The God Squad: How do we fit miracles into our lives?
Q: Rabbi, great column! I have seen many TV shows and read books that feature religious people and even religious scholars who seek to find rational and/or scientific explanations to "miracles" reported in the Bible (the parting of the Red Sea seems to be a favorite). I believe this diminishes the religious significance of these stories by trying to remove the hand of God from the events described. What are your thoughts on why they do it and is it a good thing? -- From F, Long Island, NY
A: Dear F, thank you for your kind and inquisitive words. Over the years of writing this column with and now without my beloved Father Tom Hartman we have tried to defend miracles in a myriad of ways. What we could not do, and what I cannot do, is believe in miracles that completely and utterly contradict the laws of nature.
If the two walls of water on either side of the dry path of land over which the Israelites walked and ran along with others who joined them in the march to freedom were really standing up and defying the laws of gravity then the world would have had to stop spinning on its axis, which is what causes gravity. If it stopped spinning it would explode.
So we have a simple and bracing spiritual dilemma. Either science is wrong, and religion is right or religion is wrong and science is right. I refuse to be gored by the horns of that dilemma (which means two horns). I believe that science is right, and religion is right and this is how and why I see their relationship: science is about how the world works. Religion is about what the world means. They are both right in their own domains.
Faith that demands a surrender of our scientific faculty of critical thinking is dumb. Science that refuses to acknowledge that there is more to existence than mere physical matter is blind. The late paleontologist and philosopher Steven J. Gould beautifully described science and faith as “non-overlapping magesteria” (NOMA). Each was sovereign in its own realm.
The only problems between these NOMAs are when they forget their natural boundaries. When scientists arrogantly state that they have disproved the existence of God because they have not seen God in any of their telescopes they look foolish. Psalm 19 opens with the powerful affirmation of faith through nature, “The heavens declare the glory of God and firmaments speaks of Gods handiwork.” Just as a watch proves that there was a watchmaker, even if the watchmaker is never seen, so too does the world and its orderly laws and brilliant life forms prove that there is a world maker and that world maker—that Creator—is what we mean by God. Francis Collins, the greatest scientist of our time, is also a man of faith for this reason.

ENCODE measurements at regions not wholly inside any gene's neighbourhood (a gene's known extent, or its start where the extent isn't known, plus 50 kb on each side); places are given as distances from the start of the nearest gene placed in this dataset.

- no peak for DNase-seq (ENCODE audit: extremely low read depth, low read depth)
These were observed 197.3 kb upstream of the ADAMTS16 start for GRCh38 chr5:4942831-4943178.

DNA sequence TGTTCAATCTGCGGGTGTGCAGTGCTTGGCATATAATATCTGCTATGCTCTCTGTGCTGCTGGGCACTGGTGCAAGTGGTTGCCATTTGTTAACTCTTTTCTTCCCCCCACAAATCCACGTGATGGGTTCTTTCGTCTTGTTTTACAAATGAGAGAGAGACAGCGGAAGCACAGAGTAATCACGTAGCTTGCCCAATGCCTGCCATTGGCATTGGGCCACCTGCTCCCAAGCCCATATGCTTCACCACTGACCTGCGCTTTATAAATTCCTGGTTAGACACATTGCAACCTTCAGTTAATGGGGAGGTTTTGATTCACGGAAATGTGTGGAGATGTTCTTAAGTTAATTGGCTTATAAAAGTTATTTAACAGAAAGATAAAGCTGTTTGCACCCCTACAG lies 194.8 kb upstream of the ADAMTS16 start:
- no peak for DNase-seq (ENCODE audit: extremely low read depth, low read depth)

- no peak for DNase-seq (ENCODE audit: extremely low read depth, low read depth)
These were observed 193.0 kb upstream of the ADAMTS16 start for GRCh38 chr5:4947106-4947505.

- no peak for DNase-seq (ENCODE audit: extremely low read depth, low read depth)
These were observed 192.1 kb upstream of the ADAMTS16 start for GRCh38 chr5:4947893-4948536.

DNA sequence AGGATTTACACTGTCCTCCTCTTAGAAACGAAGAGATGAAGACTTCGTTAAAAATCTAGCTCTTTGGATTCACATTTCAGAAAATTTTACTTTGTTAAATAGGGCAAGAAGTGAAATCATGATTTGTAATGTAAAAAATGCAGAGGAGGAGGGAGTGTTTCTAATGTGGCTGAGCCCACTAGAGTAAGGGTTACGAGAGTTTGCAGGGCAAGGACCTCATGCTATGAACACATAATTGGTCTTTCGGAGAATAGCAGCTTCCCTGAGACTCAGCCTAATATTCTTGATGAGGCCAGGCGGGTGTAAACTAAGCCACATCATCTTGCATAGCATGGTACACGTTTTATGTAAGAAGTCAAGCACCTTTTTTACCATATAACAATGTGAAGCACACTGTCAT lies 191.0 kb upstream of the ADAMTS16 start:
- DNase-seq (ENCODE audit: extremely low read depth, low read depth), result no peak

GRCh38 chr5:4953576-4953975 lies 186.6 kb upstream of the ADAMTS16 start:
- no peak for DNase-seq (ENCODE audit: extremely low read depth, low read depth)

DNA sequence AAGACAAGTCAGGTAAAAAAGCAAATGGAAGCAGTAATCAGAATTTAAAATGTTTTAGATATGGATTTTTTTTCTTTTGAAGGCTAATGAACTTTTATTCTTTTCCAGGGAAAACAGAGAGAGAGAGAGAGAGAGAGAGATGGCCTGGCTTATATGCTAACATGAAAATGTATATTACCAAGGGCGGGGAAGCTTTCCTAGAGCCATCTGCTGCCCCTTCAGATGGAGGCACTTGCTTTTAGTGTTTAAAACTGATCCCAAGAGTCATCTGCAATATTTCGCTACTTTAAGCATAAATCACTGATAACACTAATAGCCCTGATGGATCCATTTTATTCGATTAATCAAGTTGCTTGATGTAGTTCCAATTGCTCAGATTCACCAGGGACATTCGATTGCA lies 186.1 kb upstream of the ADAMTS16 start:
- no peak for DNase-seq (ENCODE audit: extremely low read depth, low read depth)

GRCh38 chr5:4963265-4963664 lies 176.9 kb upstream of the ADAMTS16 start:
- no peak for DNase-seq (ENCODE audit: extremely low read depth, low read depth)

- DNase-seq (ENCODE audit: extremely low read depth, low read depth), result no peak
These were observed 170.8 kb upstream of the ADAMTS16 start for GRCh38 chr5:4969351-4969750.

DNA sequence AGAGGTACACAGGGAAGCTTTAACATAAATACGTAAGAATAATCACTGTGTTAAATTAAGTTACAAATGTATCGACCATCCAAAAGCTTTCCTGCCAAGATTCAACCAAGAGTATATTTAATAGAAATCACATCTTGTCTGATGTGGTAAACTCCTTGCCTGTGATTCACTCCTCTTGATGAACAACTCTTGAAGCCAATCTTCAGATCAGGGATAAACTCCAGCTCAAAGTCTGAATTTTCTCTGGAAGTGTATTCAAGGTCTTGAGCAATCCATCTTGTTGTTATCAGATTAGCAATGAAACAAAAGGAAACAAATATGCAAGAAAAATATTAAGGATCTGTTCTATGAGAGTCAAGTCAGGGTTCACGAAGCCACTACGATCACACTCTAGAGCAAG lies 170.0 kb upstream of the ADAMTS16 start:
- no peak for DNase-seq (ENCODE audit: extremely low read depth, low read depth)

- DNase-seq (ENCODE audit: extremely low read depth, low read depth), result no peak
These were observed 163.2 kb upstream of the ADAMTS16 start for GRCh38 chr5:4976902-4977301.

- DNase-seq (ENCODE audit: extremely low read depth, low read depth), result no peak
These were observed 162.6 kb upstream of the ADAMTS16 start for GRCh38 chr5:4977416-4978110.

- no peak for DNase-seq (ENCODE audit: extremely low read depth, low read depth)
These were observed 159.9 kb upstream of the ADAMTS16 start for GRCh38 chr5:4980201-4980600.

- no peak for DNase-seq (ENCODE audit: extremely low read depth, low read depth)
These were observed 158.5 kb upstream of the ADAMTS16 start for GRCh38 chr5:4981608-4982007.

On the other side of the NOMA divide, and this leads us back to your question, when people of faith say that since God is all powerful, nothing is beyond God, including suspending the natural order to make miracles that testify to God’s presence, they make faith impossible for people who want to live in both realms of human questioning.
So, what can we do with the miracles that confront the laws of nature? One way, that you do not prefer, is to “naturalize” the miracles. The Red Sea miracle was just a lucky accident where the Israelites escaped through a muddy swamp of the Sea of Reeds (Heb: yam soof) on foot while the heavy war chariots of the Pharaoh got stuck in the mud and could not pursue them. In the enthusiastic retelling of the actual Exodus over time, the waters rose, and the miracle became utterly phantasmagorical.
You believe that this naturalizing of the miracles demeans faith and in a way I agree with you. I am not a believer in God and the Bible because I believe the sea split. I am a believer because a slave nation—my ancestors—escaped to freedom and chose to worship the God who delights in freedom. Was this Exodus a miracle in the sense that such things rarely if ever happen—yes! Was the Exodus a miracle because gravity decided to take the day off—not exactly. I believe that the Ten Commandments which spoke to a new and higher morality are miracles. The belief that no matter what kings and pharaohs say, all people--all people—are made in the image of God and thus deserve respect and love and compassion—that belief is a miracle articulating the sanctity of all human life.
So let us find our own ways to fit miracles into our spiritual narrative and let those ways preserve both sides of our divided brains.
(Send ALL QUESTIONS AND COMMENTS to The God Squad via email at email@example.com. Rabbi Gellman is the author of several books, including “Religion for Dummies,” co-written with Fr. Tom Hartman. Also, the new God Squad podcast is now available.)
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